Catuṣkoṭi analysis used by the Buddha himself

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Sherab
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Catuṣkoṭi analysis used by the Buddha himself

Post by Sherab » Wed Aug 22, 2018 11:34 pm

I don't recall the Buddha actually using the Catuṣkoṭi form of analysis himself. I can only recall the Buddha using it only in relation to its use by his opponents.

Would appreciate if someone could provide examples in the Suttas or Sutras where the Buddha himself resorted to Catuṣkoṭi analysis in his teaching?

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Re: Catuṣkoṭi analysis used by the Buddha himself

Post by zerwe » Fri Aug 24, 2018 3:24 am

I am not certain that you will necessarily find examples in Sutra (or purported words of the Buddha himself-whatever that means, IDK).
The Catuskoti, at least in terms of actual examples from a textual source, I believe is primarily associated with Arya Nagarjuna.

Shaun :namaste:

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Re: Catuṣkoṭi analysis used by the Buddha himself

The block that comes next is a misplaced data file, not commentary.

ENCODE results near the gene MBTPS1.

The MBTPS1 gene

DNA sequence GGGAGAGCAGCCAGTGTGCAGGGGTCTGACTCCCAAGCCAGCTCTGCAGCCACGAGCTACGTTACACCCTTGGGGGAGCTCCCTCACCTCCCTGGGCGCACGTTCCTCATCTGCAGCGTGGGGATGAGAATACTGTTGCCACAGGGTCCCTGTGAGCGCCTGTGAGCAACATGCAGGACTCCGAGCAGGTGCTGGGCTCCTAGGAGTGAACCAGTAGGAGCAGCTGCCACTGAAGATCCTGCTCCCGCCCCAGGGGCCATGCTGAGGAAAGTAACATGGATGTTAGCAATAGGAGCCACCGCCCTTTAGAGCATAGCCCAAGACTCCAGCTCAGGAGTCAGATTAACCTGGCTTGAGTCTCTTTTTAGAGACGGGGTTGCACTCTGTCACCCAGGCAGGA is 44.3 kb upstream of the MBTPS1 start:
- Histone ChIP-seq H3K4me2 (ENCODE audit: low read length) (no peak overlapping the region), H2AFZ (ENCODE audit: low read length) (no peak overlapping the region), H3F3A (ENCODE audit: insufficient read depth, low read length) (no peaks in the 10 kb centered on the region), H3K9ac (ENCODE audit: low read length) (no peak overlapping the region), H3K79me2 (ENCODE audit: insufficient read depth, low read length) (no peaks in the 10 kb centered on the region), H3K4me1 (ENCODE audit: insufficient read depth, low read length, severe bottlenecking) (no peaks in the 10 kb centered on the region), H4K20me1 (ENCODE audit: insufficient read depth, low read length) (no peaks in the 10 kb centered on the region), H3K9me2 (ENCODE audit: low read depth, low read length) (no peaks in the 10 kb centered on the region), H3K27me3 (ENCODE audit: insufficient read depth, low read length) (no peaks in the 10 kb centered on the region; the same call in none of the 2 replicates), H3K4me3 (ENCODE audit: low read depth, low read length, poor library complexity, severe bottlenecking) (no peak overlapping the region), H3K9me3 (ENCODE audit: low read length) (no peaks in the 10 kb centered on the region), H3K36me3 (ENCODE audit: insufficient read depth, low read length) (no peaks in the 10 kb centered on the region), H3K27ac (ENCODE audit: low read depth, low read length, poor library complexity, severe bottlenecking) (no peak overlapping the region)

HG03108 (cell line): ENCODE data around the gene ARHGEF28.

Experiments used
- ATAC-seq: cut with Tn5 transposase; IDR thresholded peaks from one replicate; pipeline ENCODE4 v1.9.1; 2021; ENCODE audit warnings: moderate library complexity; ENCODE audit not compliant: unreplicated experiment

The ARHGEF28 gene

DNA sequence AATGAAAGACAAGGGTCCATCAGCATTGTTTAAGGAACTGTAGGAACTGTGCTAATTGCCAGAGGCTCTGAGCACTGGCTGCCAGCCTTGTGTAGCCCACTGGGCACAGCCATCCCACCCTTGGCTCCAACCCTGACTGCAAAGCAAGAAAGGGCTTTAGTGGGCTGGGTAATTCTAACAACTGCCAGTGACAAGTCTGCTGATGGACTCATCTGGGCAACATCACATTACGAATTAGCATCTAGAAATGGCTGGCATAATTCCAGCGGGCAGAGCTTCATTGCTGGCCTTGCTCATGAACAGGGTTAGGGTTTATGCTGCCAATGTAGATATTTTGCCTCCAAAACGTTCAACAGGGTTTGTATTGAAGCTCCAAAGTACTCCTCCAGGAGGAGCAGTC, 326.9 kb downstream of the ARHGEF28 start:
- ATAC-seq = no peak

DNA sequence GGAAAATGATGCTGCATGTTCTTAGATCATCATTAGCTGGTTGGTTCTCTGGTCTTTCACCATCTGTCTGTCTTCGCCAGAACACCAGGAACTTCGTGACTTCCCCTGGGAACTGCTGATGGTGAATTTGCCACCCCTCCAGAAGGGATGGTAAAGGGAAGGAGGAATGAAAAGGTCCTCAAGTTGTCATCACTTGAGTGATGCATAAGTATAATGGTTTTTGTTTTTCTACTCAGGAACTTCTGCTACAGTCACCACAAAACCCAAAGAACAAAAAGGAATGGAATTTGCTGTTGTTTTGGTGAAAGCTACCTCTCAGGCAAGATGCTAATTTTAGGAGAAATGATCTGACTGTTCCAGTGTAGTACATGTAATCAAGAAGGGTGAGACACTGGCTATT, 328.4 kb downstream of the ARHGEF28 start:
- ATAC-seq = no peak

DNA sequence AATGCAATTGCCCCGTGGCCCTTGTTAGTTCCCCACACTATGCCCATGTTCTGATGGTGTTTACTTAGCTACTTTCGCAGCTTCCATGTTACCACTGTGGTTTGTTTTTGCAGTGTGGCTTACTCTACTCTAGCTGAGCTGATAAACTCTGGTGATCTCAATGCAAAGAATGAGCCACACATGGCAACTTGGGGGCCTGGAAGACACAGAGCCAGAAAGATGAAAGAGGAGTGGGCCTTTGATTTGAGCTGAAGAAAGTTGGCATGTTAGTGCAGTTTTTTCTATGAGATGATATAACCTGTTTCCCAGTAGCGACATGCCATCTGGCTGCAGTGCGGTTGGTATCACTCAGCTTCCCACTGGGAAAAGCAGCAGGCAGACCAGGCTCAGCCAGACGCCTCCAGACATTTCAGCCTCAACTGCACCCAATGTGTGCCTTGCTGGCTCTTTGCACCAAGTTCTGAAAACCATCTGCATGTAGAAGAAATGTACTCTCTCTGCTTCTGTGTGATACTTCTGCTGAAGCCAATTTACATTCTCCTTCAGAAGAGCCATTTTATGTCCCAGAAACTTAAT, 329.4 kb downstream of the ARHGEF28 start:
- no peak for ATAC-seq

Post by Aemilius » Fri Aug 24, 2018 8:26 am

Brahmaja sutta 2.27
'What is the fourth way? Here, an ascetic or Brahmin is dull and stupid. Because of his dullness and stupidity, when he is questioned he resorts to evasive statements and wriggles like an eel: "If you ask me whether there is another world. But I don't say so. And I don't say otherwise. And I don't say it is not, and I don't not say it is not." "Is there no other world?..." "Is there both another world and no other world?..."Is there neither another world nor no other world?..." "Are there spontaneously-born beings?..." "Are there not...?" "Both...? "Neither...?" "Does the Tathagata exist after death? Does he not exist after death? Does he both exist and not exist after death? Does he neither exist nor not exist after death?..." "If I thought so, I would say so...I don't say so...I don't say it is not." This is the fourth case.'[15]

Early Buddhist Theory of Knowledge, by K. N. Jayatilleke, from the contents pages:
"Was the logic of four alternatives (the four-fold schema) an innovation of the Sceptics (157)? The first three schools of Sceptics mentioned in the Pali Nikayas (158-170). The similarity with Pyrrhonean scepticism (171-174). The fourth school of Sceptics (175-181). Two theories as to the origin of the four-fold schema (182-190). The relation of scepticism to the relativism (syavada) of the Jains (191-194). The rational origins of the main concepts of the Ajivikas (195-200). Their interest in causal arguments (201-208). Their use of reason (209-212). Their claims to mystical intuition (213-215) and belief in tradition (216). The three-fold schema and the three standpoints of the Trairasika Ajivikas (217-230). The main elements of the Jain theory of knowledge (231-243)."
svaha